Most of all, just get out there and enjoy the possibilities nature has to offer while the weather is warm. Hike, bike, run, camp or swim, we salute you, Microadventurers!

-- The Cairn Crew

Interested in all the gear we’ve mentioned? Sign up for the Cairn Quarterly Obsidian Collection, and you’ll get products like these shipped directly to you. Then, you’ll be prepared to head out on the best microadventure you’ve ever had.

Read More
Article image

Father’s Day Reflections: How My Dad Gave Me The Gift Of The Outdoors

June 15, 2017

The joy of outdoor adventures, and the desire to get out and explore, is an inherited trait for many of us nature-lovers, likely from an instrumental person like our dad. With Father’s Day just around the corner, we wanted to take a moment and reflect on how dads’ can positively impact our lives and passions.

Fathers are one of the first people we learn to trust in this world, and have a huge influence on the path we choose to take in life including, for some of us, our career path.

We asked our Marketing Guru, Hollie, to give us a peek into her relationship with her dad. Here’s her story:

My favorite memories with my Dad.

That’s a tough one! There are so many awesome memories with my dad. My Mom, siblings and I were lucky enough to tag along on a few of my dad’s business trips around the world. Traveling with a family of five is fairly similar to a traveling circus, but I think he secretly enjoyed the madness of making sure we all made it onto each train, plane and automobile (with a few close calls).  

Some of my most vivid childhood memories were during the years my dad worked at Mountain Hardwear. Because of his connections in the outdoor industry, I met several athletes on our trips--people that I have come to know as industry legends. From climbing with the late Ueli Steck (world renowned climber) in Switzerland, to shaking hands with Ed Viesturs (one of the first mountaineers to climb all 14 eight-thousand meter peaks without supplemental oxygen), my dad and I shared some experiences that are invaluable to me.

I am my Dad’s daughter.

My dad and I are true followers of what we’re passionate about. And for both of us, that passion is the outdoors. There’s nothing more healing, or more satisfying, than being out in nature. Dad and I both have a passion for, and a mission to, encourage people to get outside, and not only explore new places and activities, but also teach others to appreciate and respect the environment around them. We both found companies that hold that belief as a core value, which is a quality my dad and I find essential in life.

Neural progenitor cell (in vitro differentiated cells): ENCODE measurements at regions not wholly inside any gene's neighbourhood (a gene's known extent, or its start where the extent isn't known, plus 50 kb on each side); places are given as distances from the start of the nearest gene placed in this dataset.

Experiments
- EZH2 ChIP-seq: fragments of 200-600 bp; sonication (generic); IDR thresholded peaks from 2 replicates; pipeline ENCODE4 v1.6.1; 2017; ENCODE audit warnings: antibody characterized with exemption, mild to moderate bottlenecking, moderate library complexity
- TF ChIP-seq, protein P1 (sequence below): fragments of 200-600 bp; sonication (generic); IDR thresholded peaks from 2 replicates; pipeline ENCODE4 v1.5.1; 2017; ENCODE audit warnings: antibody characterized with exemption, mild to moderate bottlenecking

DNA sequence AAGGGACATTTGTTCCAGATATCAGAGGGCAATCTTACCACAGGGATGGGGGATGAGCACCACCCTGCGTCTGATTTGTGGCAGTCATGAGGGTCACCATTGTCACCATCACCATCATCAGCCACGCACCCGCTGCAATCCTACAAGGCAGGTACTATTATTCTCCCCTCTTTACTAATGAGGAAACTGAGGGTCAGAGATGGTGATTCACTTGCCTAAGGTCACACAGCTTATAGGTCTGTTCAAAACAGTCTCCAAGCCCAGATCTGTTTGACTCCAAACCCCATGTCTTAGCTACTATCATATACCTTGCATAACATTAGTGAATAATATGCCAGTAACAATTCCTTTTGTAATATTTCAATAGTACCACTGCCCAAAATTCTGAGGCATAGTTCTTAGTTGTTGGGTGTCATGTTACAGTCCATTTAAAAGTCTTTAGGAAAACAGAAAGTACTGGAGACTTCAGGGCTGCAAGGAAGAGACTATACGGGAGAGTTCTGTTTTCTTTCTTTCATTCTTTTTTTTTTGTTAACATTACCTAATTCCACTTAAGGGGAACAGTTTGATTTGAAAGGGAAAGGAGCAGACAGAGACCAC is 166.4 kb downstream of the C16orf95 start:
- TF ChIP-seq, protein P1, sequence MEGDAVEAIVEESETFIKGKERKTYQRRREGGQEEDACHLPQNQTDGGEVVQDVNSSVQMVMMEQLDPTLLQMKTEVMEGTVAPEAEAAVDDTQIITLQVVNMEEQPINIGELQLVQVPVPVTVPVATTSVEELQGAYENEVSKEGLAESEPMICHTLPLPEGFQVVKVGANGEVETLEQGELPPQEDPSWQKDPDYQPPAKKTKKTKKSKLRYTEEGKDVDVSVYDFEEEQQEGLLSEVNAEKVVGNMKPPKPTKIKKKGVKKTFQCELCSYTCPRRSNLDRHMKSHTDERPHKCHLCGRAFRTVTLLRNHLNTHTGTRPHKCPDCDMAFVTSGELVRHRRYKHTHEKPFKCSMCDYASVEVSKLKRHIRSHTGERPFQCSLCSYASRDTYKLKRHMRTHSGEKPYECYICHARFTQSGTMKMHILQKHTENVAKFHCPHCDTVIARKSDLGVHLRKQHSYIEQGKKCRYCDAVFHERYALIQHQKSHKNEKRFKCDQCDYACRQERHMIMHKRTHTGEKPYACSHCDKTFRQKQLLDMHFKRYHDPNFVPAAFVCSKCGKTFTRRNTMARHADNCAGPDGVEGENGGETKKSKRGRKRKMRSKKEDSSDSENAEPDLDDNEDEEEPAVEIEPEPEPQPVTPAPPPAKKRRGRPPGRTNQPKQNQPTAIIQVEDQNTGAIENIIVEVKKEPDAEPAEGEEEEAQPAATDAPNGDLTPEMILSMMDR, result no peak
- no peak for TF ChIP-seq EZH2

Shared hobbies and pastimes.

Skiing is the number one thing my dad and I share. If we could, we would spend every weekend up on the mountain (Mt. Bachelor being our favorite--and also in our backyard!). Some of the best weekends we’ve had together include nights spent up at Bachelor with my parents in their RV, and catching the first and last chair of the day. I'd say a close second would be a mid-summer brewskie out on the porch with my dad.

Nicknames, nostalgia, and respect.

When I was little my Dad gave me the nickname of ‘pumpkin’. I’m assuming that one came from my flaming red locks and chubby cheeks...just a guess. Regardless, it stuck--at least for a few years.

But aside from giving me an amazing nickname, my dad has played a crucial role in my life, and has taught me so much of what shaped me into who I am today.

For one, his work-ethic is incredible. I don’t think I’ve met someone that works as hard as my dad does. He loves the outdoor industry, and inspires people to not only love and respect the outdoors, but also work to be the best they can be. What influenced me greatly as a kid was that my dad never succumbed to a career that didn’t feed his soul. He’s willing to take risks, and expresses his goals and passions to everyone he meets, which has allowed him to become a fearless leader in the outdoor industry.

How my Dad influenced my career choice.

His influence began way before I came into this world. It all started when my parents met at Adventure 16. My dad was working there at the time, and my mom convinced him to teach her how to climb (even though it was her least favorite activity). The year I was born, my dad had the genius idea to start this little company called Mountain Hardwear.